During and after the final days of 4 years of decadence that has come to be known as Engineering, I developed a certain taste for things non-technical (which is obviously apparent), and decided to try and think of options other than IT as a career. The first attractive option was Economics, after all, these dudes seem(claim) to know why and how we tick, monetarily atleast. Asked around for advice, and Deepak Malghan, (almost sole) author of this blog, gave me very negative opinions about it. Considering that the advice came from a person who studied Economics from Princeton and Maryland, was taken aback and decided to find out for myself the reasons for such an opinion.
The idea was not to study Economic theories, but to study Economics (or Sociology, since I wanted to see what these guys were upto as well) in itself. The fundamental assumptions, the philosophy behind these subjects, which would help me form my own opinion about them. This is still an ongoing process, and thought a mid-term check of what has been gleaned will be in order. This post will be the first in a series of posts which will describe, as the header says, the origin of the social sciences, and I will concentrate on sociology and economics, since they are what I have studied so far, rather than psychology, Anthropology or any others. I will draw my main streams of thought from Isaiah Berlin (the book has been previously mentioned), Reassembling the Social by Bruno LaTour and some other sources like The Worldly Philosophers by Heilbroner, Limitations of Marginal Utility by Veblen, The Affluent Society by John K. Galbraith (who was Ambassador to India, btw), maybe a little from Small is Beautiful by E. F. Schumacher as well, if I can get it back from a friend who is currently (not!!) reading it. If time permits, I will add some notes from The Wealth of Nations by Adam Smith (which i intend to finish sometime before I die).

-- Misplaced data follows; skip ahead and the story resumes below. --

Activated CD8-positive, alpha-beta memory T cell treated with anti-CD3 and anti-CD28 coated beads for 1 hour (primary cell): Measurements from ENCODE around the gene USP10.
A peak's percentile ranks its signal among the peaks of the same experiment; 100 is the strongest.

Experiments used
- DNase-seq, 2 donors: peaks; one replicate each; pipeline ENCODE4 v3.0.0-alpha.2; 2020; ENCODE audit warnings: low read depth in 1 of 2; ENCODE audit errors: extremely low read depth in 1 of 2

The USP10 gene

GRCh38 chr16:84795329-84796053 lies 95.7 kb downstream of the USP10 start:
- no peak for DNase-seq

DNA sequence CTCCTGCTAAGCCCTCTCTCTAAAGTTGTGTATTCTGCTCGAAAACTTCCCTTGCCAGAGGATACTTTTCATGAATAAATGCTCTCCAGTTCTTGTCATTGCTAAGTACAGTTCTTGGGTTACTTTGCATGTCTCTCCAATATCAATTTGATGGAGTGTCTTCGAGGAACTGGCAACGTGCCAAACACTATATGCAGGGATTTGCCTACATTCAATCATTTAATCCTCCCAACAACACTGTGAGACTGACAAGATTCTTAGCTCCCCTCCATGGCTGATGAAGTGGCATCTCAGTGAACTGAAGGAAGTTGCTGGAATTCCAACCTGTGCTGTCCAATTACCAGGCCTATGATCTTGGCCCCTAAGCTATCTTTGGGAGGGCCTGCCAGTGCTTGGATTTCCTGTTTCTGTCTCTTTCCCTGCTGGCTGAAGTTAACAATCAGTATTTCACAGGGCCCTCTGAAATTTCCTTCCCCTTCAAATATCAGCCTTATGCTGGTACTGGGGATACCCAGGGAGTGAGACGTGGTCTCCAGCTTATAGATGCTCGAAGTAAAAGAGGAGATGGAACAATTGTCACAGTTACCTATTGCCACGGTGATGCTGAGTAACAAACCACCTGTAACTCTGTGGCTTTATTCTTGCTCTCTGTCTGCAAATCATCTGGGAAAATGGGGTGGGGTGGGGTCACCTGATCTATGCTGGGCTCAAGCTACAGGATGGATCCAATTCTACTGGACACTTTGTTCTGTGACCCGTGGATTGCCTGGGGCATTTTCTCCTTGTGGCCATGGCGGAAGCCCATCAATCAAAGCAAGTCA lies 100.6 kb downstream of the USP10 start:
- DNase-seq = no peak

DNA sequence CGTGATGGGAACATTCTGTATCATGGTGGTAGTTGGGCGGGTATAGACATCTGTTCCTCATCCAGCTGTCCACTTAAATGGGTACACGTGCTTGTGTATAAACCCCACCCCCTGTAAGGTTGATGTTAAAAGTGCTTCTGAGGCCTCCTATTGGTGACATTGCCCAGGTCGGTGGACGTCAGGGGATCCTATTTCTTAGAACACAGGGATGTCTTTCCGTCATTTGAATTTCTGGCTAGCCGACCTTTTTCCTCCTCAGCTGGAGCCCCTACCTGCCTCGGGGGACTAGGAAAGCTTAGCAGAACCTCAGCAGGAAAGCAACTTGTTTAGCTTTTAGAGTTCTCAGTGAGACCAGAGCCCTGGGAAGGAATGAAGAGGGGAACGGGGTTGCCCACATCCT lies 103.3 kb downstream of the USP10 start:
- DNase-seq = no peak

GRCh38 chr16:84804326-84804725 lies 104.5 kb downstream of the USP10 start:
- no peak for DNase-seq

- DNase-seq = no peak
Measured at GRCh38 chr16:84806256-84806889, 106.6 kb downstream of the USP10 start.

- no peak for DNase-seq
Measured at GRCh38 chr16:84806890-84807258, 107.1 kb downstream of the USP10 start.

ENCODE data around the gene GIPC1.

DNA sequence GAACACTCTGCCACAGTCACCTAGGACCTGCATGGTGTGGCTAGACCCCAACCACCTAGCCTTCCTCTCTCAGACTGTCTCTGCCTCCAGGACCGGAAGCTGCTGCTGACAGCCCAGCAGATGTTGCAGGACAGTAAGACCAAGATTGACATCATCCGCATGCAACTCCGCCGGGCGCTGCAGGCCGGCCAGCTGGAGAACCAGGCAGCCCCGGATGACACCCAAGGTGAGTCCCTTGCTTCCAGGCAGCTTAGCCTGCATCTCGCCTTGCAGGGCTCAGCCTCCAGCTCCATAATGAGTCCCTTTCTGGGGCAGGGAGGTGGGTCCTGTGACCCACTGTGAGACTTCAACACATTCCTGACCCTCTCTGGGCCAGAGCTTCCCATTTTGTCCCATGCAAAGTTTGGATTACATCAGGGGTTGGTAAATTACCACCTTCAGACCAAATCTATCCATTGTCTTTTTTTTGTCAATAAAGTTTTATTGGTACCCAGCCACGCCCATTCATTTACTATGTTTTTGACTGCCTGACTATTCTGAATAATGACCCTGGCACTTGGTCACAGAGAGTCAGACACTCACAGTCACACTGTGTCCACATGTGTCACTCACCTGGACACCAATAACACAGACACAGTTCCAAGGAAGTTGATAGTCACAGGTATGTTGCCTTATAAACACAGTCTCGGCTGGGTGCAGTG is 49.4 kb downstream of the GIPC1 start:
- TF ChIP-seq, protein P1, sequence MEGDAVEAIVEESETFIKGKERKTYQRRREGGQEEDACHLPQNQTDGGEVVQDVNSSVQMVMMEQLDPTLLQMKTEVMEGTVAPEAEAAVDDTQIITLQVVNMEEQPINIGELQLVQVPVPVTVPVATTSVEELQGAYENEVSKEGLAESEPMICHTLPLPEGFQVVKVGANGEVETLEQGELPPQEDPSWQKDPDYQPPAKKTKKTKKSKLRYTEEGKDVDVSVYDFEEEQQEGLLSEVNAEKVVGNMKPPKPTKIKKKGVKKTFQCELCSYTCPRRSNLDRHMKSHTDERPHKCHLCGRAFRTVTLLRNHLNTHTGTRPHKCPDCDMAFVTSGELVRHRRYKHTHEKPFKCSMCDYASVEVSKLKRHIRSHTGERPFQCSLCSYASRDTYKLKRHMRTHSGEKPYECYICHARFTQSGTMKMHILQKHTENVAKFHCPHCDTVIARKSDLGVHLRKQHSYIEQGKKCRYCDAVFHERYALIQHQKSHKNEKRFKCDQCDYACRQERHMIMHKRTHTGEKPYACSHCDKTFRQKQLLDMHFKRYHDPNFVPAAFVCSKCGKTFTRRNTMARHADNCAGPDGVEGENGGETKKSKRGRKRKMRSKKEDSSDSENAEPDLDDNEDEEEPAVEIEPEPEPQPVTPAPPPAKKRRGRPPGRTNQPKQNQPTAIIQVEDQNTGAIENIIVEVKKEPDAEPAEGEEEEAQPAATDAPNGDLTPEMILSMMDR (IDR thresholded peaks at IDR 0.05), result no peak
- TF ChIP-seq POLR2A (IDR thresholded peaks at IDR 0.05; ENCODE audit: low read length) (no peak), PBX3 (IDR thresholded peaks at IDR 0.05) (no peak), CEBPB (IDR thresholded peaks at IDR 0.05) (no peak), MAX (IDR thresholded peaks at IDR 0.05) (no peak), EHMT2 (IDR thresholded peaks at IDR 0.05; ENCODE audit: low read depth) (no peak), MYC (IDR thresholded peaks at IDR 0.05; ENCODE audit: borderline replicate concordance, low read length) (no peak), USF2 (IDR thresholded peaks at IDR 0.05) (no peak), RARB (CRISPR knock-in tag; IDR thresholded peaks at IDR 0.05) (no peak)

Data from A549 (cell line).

Though it may be noticed that most of the books are Economic literature, and Sociology has been underrepresented (only LaTour), LaTour’s book is more philosophical in nature, as compared to the others, and since that is the focus of this series of posts, and due to lack of literature, will have to content myself with it. This will not be a comprehensive, nor well rounded survey, and all mistakes are acts of omission rather than commission.
As Isaiah Berlin rightly points out, the ideas and theories that one studies is incomplete if not viewed along with the historical conditions that surrounded its birth. Thus, it makes sense to